In what follows I shall assess the work of the Jesus Seminar and its results as published in The Five Gospels. This will be done with reference to the Seminar's statements in the Introduction, in the commentary to individual pericopes, and in some of the "cameo essays." [5] Limitations of space preclude a complete discussion of all of the evidence, but the items chosen for discussion should provide enough of a sample to arrive at a critical assessment and some concluding observations. This discussion will proceed under four headings, considering 1) problems of method, 2) historical premises, 3) examples of mistranslation in "the Scholars Version," and 4) problems of interpretation of the 18% of the sayings tradition assigned by the Jesus Seminar to the historical Jesus.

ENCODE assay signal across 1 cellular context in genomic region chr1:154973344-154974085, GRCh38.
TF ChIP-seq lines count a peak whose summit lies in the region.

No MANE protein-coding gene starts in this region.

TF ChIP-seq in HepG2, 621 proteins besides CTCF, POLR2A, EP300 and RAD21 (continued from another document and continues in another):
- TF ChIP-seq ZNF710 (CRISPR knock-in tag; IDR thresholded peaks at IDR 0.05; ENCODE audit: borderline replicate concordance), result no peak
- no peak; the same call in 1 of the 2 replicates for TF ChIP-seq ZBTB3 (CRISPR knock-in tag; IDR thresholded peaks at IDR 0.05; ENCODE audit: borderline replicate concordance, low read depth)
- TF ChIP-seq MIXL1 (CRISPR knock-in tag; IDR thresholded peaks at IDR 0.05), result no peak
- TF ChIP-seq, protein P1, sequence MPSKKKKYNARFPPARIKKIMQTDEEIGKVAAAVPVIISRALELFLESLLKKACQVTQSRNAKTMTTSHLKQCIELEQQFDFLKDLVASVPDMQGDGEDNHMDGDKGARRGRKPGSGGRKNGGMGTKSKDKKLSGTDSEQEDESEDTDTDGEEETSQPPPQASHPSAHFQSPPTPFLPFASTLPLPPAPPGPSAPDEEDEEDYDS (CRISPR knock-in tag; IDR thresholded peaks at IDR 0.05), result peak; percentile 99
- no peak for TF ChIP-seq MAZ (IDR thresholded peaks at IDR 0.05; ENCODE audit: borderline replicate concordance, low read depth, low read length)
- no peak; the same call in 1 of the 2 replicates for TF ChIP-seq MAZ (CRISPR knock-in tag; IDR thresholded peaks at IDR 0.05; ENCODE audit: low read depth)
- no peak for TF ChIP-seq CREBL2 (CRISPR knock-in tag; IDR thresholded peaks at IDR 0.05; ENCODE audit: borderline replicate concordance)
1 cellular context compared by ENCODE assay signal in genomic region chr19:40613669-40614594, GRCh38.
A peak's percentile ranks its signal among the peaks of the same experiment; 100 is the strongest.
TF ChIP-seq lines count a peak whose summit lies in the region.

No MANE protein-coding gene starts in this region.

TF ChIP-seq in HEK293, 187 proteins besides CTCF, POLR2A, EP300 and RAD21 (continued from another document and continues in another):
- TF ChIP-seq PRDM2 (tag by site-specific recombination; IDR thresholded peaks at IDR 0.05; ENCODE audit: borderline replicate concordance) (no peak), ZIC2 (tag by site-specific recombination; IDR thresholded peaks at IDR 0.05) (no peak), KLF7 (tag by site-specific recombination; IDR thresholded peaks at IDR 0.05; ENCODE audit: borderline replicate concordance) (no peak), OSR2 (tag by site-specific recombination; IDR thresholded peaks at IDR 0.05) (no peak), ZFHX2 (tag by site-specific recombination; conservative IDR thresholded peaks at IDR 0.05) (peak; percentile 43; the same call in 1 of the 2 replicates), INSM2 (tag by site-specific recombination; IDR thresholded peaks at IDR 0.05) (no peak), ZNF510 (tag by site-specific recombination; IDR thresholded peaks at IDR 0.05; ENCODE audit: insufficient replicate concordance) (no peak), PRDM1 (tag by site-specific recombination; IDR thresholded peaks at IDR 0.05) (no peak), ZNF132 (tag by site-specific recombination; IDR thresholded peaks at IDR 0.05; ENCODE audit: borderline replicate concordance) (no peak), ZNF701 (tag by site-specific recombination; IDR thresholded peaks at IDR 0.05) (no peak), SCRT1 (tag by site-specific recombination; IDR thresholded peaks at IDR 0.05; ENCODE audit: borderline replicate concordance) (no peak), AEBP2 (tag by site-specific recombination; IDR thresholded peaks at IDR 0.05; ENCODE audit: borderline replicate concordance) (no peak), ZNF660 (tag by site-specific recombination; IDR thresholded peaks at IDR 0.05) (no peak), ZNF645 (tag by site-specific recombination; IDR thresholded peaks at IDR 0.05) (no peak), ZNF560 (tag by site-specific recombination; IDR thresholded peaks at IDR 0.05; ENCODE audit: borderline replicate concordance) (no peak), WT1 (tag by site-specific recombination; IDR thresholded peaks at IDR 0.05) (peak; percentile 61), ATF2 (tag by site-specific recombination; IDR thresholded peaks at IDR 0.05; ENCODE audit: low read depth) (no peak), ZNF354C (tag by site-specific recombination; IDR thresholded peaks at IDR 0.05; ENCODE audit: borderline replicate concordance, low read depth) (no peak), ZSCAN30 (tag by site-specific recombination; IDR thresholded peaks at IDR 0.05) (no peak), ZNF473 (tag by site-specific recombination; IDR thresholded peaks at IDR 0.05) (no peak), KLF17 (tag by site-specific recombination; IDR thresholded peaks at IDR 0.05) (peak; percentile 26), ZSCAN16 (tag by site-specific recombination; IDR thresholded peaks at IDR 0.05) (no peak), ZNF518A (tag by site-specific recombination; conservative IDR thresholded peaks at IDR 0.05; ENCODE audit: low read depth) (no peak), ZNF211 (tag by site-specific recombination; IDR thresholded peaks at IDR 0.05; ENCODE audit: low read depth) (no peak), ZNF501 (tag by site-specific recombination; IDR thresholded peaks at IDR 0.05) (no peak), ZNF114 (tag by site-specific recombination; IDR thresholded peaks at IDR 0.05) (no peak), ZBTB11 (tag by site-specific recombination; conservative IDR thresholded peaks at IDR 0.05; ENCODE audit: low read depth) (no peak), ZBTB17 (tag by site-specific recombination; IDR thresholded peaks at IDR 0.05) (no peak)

But first, it is necessary to situate the work of the Jesus Seminar in its own historical context as part of the on-going scholarly "quest of the historical Jesus."

Next: Quests of the Historical Jesus


1. This first meeting of the Jesus Seminar is briefly discussed by one of the participants, Marcus J. Borg, in a recent book, Jesus in Contemporary Scholarship (Valley Forge: Trinity Press International, 1994). The quotations are from an excerpt of Robert Funk's address to the assembled group (ibid., p. 161).

2. See discussion in the Introduction to The Five Gospels, 35-37.